Primary skin stromal lines were generated from adult C57BL/6 mice by digesting full-thickness skin in 1 mg/ml of type II collagenase (Worthington Biochemical Corporation) and 10 µg/ml DNase (Sigma-Aldrich) and grown in complete DME (DME supplemented with 1 mM sodium pyruvate, 25 mM Hepes, MEM-NEA, 50 µM 2-mercaptoethanol, l-glutamine, and antibiotics) with 10% FCS (DME-10) until confluent adherent monolayers developed. 3T3 fibroblasts were maintained in DME-10 and the EL-4 thymoma in complete RPMI with 10% FCS (RP-10). To generate cell line SNs, cells were grown until 50–70% confluent and media was replaced with fresh RP-10. Cells were cultured for a further 2 d before 0.22 µM SN was harvested and filtered for use. In some instances, cells were grown for the final 2 d in the presence of 1 µM fumonisin B1 (Sigma-Aldrich), 1 µM NBDJ (Sigma-Aldrich), or 1 µM indomethacin (Sigma-Aldrich), or SN was subsequently heated (80°C for 20 min) and digested with 5–10 U/ml trypsin-agarose beads for 2 h at 37°C (Sigma-Aldrich). The following formulae was used to compare the relative inhibitory activity of treated versus untreated SN: [(without SNa – treated SNa)/(without SNa – untreated SNa)] × 100 = % relative inhibition by treated SN, where a = % ALD+ of CD11c+ cells.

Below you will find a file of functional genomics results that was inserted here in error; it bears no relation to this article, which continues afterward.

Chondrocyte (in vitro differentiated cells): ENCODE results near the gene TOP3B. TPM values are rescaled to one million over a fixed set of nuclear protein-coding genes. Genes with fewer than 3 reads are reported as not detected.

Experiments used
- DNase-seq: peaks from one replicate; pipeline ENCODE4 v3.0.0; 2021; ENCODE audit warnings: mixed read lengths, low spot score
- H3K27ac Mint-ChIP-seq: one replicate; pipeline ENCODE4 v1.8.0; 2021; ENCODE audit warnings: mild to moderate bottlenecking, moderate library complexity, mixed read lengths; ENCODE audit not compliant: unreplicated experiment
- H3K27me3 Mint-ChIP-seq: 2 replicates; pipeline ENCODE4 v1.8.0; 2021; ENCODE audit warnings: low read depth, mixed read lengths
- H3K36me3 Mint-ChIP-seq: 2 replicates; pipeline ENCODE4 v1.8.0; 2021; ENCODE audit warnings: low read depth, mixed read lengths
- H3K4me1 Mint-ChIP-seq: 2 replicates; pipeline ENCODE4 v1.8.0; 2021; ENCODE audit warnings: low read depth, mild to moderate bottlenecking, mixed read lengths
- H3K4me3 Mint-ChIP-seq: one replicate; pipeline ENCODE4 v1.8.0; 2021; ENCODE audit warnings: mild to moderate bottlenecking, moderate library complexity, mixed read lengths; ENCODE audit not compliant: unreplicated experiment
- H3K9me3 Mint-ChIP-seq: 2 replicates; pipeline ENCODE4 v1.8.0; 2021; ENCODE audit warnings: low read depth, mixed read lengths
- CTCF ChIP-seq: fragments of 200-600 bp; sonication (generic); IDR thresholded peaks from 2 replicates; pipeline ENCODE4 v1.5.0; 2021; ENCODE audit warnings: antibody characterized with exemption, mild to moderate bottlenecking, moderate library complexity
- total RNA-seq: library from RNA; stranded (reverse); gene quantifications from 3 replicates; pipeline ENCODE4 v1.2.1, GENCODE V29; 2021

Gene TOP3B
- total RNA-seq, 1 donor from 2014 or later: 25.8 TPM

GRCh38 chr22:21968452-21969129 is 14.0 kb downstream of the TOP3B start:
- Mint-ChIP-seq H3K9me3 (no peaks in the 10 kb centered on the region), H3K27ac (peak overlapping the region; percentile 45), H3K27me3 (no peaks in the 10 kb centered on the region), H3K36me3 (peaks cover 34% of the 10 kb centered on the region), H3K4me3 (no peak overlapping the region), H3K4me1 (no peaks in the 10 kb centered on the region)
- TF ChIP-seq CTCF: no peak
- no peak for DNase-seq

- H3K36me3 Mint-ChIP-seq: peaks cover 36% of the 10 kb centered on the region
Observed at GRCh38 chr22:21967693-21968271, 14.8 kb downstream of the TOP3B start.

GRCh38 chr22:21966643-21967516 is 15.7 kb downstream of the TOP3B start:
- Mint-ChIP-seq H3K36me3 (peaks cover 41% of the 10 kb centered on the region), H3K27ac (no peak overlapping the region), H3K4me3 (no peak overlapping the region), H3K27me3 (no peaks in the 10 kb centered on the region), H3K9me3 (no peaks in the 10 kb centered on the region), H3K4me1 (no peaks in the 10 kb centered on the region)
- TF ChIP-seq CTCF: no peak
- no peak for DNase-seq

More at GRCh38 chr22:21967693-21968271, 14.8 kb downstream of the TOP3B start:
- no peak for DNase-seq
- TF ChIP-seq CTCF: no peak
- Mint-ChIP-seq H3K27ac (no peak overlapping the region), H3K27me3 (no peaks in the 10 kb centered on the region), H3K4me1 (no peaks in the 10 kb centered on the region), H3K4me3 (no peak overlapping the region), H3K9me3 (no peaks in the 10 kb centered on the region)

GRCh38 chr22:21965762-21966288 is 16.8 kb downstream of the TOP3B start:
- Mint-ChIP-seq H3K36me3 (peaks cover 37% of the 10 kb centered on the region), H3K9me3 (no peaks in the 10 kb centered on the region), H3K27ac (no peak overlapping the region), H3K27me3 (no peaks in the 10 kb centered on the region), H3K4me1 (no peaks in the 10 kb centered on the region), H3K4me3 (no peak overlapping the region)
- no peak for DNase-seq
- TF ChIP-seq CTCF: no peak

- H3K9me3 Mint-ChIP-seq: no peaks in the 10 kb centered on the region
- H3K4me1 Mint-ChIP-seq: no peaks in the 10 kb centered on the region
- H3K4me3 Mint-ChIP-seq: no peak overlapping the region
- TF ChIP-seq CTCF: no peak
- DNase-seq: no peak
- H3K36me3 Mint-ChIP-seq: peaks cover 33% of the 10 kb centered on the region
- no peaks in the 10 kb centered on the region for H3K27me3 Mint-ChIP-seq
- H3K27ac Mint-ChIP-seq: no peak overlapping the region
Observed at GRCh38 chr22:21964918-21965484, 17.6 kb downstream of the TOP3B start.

Antibodies for flow cytometry were as follows: anti-CD11c APC (N418), anti-TCR APC (H57-597), anti-CD3 eFluor 450 (17A2), anti-CD45.2 APC (104), anti-CD103 biotin (M290), anti–CD11b-APC (M1/70), anti-CD8α APC (53.67), anti-Ia/Ie FITC (M5/114), anti-CD86 PE (GL-1), rat-IgG2a PE isotype control, and anti–human Fc PE (eBioscience). Anti-CCR9 PE (242503) and the P-selectin/human Fc chimeric protein were obtained from R&D Systems. Anti–human CD86 APC (2331) was obtained from BD. ALD staining (STEMCELL Technologies) was used as per the manufacturer’s instructions. 10 µg/ml propidium iodide (Sigma-Aldrich) was added immediately before analysis on FACSCalibur or Cyan (BD) flow cytometers. Data were analyzed with FlowJo software (Tree Star).
Isolation of CD11c+ DCs from tissues.
CD11c+ DCs were isolated from tissues essentially as previously described (Vremec and Shortman, 1997). In brief, organs were digested in 1 mg/ml of type II collagenase (Worthington Biochemical Corporation) with 10 µg/ml DNase (Sigma-Aldrich) for 20 min at room temperature before the addition of 10 µM EDTA for a final 5 min. In some instances, DCs were subsequently enriched with anti-CD11c microbeads (Miltenyi Biotec) as per the manufacturer’s instructions.
Generation of mouse BM-DCs.